Jun Hyun Kim
Master plans by Texas A&M [landscape architecture] (http://laup.arch.tamu.edu) students, one envisioning outdoor areas inviting to people and wildlife on the university’s West Campus, and another to establish a sustainable Texas Gulf Coast development, were recognized with top honors at the Texas chapter of the American Society of Landscape Architects’ 2017 Conference in Austin.
The awards were among several honors presented April 27 to nine teams of Texas A&M students. The winning projects were selected from a pool of entries by a jury of academics and industry professionals
In all, 28 Texas A&M graduate and undergraduate students, led by four landscape architecture faculty, were among the award winners.
Submissions by three student groups earned the contest’s award of excellence, the top honor presented in each of the contest’s seven categories. Each group created their designs in studios led by Galen Newman, assistant professor in the Department of Landscape Architecture and Urban Planning,
In “Softening the Surface: Balancing Green and Gray Space Ratios,” graduate students designed a more pedestrian-friendly, sustainable portion of Texas A&M’s West Campus by adding elevated walkways, reducing its amount of impervious surfaces and increasing its vegetation density.
The entry was submitted by Xueqi Song, Zehao Wang and Rui Zhu.
An additional graduate award of excellence was earned by a group of students who submitted “Visualizing Vitality — Maximizing the Potential of an Underutilized Area.” In their master plan, students identified more than half of Texas A&M’s West Campus as underutilized — open spaces that lack suitability for outdoor activities or wildlife.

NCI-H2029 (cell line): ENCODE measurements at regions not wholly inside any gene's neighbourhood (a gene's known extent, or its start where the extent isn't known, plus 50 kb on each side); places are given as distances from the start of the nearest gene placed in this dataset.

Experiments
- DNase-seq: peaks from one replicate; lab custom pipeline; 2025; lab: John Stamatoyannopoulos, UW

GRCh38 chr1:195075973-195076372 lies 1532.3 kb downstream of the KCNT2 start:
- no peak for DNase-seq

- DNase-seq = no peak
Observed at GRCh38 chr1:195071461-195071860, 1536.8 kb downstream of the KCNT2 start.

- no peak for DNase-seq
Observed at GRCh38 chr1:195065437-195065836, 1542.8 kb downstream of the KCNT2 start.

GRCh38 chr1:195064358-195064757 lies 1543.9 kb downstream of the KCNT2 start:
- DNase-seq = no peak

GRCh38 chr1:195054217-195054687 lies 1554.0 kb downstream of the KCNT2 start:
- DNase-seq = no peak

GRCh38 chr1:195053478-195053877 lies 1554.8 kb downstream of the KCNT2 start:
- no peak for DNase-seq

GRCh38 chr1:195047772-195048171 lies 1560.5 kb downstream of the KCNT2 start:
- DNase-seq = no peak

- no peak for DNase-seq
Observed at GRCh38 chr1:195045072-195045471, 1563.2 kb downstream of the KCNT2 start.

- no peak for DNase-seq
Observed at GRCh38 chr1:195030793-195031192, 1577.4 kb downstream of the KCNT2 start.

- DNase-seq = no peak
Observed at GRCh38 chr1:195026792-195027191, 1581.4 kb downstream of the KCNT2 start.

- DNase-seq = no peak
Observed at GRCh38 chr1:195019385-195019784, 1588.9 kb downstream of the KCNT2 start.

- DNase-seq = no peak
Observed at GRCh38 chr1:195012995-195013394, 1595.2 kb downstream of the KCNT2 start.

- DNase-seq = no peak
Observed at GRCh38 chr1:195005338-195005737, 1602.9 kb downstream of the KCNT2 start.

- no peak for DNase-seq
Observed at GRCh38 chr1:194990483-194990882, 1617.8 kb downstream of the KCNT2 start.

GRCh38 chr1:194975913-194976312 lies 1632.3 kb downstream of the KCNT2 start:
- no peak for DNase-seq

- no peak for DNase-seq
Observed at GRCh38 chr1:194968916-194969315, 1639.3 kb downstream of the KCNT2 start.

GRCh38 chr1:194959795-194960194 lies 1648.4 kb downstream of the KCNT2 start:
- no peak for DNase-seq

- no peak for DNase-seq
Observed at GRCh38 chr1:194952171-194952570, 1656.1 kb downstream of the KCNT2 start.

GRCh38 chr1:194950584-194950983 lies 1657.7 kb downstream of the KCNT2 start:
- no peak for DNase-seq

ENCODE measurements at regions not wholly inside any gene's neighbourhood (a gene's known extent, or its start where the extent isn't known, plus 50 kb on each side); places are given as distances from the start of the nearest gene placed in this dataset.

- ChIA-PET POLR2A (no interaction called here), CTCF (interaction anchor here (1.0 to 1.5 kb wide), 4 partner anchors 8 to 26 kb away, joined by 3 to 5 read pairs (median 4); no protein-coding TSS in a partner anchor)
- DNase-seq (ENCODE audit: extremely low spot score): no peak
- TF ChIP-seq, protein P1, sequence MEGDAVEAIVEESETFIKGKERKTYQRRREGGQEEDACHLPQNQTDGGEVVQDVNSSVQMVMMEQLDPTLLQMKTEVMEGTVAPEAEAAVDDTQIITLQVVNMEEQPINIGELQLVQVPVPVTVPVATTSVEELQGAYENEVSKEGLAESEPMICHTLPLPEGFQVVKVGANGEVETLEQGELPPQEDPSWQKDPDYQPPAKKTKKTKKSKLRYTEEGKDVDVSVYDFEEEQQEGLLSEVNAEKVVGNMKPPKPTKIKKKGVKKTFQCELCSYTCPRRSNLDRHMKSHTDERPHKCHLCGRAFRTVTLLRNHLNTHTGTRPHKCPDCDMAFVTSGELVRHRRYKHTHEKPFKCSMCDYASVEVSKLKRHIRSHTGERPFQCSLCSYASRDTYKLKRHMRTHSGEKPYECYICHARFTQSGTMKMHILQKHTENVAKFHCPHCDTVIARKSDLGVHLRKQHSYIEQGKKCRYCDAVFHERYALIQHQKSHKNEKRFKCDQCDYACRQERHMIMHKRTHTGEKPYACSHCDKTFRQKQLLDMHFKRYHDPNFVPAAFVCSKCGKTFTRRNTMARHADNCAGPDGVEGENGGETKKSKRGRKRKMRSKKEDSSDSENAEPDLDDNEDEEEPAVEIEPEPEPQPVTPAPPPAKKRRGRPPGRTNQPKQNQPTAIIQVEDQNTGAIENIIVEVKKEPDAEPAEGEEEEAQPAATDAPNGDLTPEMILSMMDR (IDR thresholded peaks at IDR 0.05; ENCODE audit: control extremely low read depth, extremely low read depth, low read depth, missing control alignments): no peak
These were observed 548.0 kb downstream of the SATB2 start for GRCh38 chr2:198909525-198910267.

Their plan remedies the situation with an arboretum, a greenbelt with a pedestrian path, a student life complex with a green roof, rainwater harvesting facilities, and a food production garden. Zhihan Tao, Kaidi Ye and Bingjie Zhao turned in this entry.
The third project to earn the award of excellence, “Nature as Catalyst,” is a master plan created by undergraduate students for a new development that straddles Clear Creek in League City, Texas. The plan contains a floodable amphitheater and preserves wetlands in the creek’s floodplain, with stormwater management measures in the development’s housing, streets, and parking areas.
The plan was developed by Victor Duron, Daniel Molina, Cristian Gonzalez and Jiazheng “Dennis” Zhu.
Three entries created by Newman’s students earned honor awards at the convention.
Graduate student Zixu Qiao earned the distinction for “Climate Change Armor.”
A group of grad students were honored for their entry, “The Arboreal Necklace — Maximizing Infiltration in a Drought-Prone Landscape.” Mengfei Bao, Zhen Yao and Liang Zhao submitted the design.
Another honor award was presented to a group of undergrads for their submission, “Re.S.T.O.R.E.” The group consists of Phillip Hammond, Molly Morkovsky, Alaina Parker, Claudia Pool and Maritza Sanchez.
Three entries from Texas A&M landscape architecture students earned merit awards.
Graduate students in a studio led by Chanam Lee, professor of landscape architecture, created “Thompson & Grace Medical City.” The entry was created by Hua Yan, Zhangzhen Zhang and Xin Zhu.
Chenxia Pu earned a merit award for her entry, “The Phoenix Center Children’s Mental Health Center Campus Design.” Pu, a graduate student, created the design in a studio led by Eric Bardenhagen, assistant professor of landscape architecture.
An undergraduate entry, “Threadneedle Neighborhood: The Energy Corridor District,” also earned a merit award. It was created by Christina Anderson, Stephen Parsons, Andrew Toungate and Ashton Williams in a studio led by Jun Hyun Kim, assistant professor of landscape architecture.